Kathleen G. Kane - Pennsylvania Office of Attorney General - Protecting Pennsylvanians

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October 17, 2008

Attorney General Corbett announces lawsuit over sudden closure of Bethlehem-based "Trash Monster" garbage collection business 

HARRISBURG - Attorney General Tom Corbett today announced the filing of a consumer protection lawsuit against the owners of "Trash-Monster," a Bethlehem-based garbage collection business that closed suddenly after accepting more than $14,000 from consumers throughout Northampton.

Corbett said the lawsuit was filed against Charles V. Minarcik III and Kelly R. Minarcik, 1 Jonathan Point Drive, Albrightsville, Carbon County, along with their business, Trash-Monster LLC, 310 East Broad St., Bethlehem.

"Consumers in the Lehigh Valley, including a number of older residents, believed they were getting a good deal and 'special rates' from a local company for garbage collection services," Corbett said. "Instead, they were left with piles of uncollected trash, unanswered calls and rejected requests for refunds when the business suddenly closed its doors."

According to the lawsuit, the Minarcik's and Trash-Monster collected advance payments from as many as 800 residents in Northampton and surrounding counties for weekly garbage collection services, specifically targeting senior citizens. Advance payment for at least three-months of service was required, but the company failed to provide consumers with written contracts and also failed to inform consumers of their state-required right to cancel those contracts.

Corbett said that Trash-Monster allegedly continued to accept consumer payments after the business halted trash collection services in September 2007.

"The only notice that most consumers received about the business closure was an outgoing message on the company answering machine," Corbett said. "Even after they knew they were going out of business, the Minarcik's allegedly continued to cash consumers' checks and even took advance payment from new customers for up to six months of future garbage collection services."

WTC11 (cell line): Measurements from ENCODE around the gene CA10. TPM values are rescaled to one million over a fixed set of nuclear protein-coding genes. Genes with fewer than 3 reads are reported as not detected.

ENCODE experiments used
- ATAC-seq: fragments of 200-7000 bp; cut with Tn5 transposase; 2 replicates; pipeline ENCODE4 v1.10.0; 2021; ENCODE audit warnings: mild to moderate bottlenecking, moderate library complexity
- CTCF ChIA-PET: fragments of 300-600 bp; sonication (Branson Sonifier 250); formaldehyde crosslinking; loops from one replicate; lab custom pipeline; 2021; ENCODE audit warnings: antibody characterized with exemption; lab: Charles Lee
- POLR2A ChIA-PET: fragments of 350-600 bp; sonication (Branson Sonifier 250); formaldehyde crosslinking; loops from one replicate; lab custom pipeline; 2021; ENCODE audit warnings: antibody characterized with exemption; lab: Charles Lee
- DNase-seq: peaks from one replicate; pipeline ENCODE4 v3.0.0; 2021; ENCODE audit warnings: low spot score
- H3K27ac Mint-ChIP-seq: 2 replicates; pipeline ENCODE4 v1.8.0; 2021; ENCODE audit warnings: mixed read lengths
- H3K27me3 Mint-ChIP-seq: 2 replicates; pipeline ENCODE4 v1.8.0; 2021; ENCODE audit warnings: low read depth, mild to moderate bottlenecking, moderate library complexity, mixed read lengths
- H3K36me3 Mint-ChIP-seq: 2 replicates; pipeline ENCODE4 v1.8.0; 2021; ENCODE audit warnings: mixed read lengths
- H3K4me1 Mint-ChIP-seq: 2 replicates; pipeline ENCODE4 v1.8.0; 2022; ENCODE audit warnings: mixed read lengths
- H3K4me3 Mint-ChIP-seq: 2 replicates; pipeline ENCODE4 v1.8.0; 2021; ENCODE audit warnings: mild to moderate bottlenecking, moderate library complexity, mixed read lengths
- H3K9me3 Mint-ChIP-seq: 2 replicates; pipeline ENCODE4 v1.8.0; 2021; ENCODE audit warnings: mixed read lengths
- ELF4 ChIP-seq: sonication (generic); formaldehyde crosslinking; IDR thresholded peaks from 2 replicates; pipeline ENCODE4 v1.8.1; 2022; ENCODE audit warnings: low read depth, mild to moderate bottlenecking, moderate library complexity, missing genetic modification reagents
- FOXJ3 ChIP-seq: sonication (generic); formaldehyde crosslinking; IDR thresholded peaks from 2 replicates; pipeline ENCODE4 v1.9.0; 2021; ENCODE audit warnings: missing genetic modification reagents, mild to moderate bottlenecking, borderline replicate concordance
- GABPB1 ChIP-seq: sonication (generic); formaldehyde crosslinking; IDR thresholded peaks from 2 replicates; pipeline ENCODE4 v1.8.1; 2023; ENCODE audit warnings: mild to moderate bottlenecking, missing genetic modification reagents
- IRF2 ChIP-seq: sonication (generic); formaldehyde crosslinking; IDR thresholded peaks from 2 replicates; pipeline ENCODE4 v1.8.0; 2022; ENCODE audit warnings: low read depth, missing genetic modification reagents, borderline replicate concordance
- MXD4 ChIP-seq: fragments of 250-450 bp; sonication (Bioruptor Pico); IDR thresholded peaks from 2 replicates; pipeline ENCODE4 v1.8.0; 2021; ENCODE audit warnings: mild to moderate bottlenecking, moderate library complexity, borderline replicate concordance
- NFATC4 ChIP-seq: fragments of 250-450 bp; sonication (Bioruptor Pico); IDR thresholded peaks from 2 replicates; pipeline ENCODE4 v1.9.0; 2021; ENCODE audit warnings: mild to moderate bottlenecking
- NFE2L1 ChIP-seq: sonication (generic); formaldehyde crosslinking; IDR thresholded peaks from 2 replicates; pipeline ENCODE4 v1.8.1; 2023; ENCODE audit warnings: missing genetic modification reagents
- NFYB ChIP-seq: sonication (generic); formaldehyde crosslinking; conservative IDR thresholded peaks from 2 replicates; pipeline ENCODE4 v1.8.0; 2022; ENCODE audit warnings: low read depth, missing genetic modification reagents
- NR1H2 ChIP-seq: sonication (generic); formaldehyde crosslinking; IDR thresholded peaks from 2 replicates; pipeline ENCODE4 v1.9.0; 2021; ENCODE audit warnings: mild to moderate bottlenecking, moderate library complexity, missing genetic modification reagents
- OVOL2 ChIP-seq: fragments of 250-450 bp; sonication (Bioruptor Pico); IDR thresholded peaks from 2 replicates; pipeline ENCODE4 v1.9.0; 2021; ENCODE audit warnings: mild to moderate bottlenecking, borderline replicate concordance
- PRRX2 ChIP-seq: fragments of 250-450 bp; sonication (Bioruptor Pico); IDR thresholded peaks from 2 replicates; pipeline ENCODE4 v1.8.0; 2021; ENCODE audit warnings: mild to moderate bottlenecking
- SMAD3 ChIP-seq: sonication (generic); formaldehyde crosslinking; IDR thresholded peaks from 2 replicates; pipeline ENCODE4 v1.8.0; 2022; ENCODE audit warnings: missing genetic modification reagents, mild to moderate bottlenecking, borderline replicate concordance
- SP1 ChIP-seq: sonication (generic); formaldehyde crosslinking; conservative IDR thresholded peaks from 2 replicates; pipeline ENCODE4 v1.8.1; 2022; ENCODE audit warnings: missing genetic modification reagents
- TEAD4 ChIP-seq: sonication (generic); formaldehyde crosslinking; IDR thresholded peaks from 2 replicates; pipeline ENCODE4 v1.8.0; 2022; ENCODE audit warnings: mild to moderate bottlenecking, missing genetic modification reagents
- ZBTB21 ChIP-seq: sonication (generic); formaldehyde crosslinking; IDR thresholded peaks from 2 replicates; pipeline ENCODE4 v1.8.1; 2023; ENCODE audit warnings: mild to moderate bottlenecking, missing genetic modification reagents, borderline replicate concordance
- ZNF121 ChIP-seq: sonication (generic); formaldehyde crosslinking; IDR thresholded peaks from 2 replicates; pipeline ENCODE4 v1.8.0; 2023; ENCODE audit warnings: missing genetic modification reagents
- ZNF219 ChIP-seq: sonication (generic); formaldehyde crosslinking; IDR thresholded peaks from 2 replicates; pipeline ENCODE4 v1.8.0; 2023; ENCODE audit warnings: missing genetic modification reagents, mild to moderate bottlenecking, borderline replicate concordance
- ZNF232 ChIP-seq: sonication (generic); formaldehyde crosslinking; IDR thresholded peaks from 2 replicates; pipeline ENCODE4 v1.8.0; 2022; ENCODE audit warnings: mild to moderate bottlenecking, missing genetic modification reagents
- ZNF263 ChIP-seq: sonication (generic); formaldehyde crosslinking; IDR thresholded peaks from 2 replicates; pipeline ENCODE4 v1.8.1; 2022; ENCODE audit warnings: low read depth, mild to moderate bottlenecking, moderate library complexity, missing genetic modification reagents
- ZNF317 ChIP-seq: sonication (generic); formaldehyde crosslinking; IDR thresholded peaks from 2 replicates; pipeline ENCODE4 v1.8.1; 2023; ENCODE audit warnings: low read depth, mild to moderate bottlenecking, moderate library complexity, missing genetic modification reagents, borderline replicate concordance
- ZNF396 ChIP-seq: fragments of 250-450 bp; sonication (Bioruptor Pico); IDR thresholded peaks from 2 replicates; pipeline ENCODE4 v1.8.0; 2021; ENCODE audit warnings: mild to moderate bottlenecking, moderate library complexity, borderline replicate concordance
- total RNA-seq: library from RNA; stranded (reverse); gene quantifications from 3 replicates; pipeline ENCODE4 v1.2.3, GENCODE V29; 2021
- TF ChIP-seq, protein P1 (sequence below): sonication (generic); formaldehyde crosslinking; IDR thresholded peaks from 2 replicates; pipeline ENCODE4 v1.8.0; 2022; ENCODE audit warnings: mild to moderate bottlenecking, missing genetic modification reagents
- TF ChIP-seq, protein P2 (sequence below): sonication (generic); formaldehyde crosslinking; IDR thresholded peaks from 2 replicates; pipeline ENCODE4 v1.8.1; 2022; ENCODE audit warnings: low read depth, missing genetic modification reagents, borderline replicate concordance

Corbett said the Minarcik's are accused of placing consumer payments into their personal bank account and allegedly using those funds to pay a variety of personal expenses, including utilities and other bills for their home.

The lawsuit seeks restitution for all consumers who pre-paid for services that were not provided, along with civil penalties of up to $1,000 per violation, or up to $3,000 for each violation involving a senior citizen.  The lawsuit also asks the court to permanently prohibit the defendants from operating a garbage collection business in Pennsylvania, or any other type of business that accepts pre-payment from consumers.

To date the Attorney General's Bureau of Consumer Protection has received more than 160 complaints from Trash-Monster customers.  Consumers who paid for services that were not provided or failed to receive refunds are urged to contact the Attorney General's Consumer Protection Hotline, at 1-800-441-2555, or file an online consumer complaint at www.attorneygeneral.gov (Highlight the "Complaints" tab on the main menu and select "Consumer Complaints" from the list that appears).

The lawsuit was filed in Northampton County Court of Common Pleas by Deputy Attorney General Julia N. Fisher, from the Allentown Regional Office of the Attorney General's Bureau of Consumer Protection.

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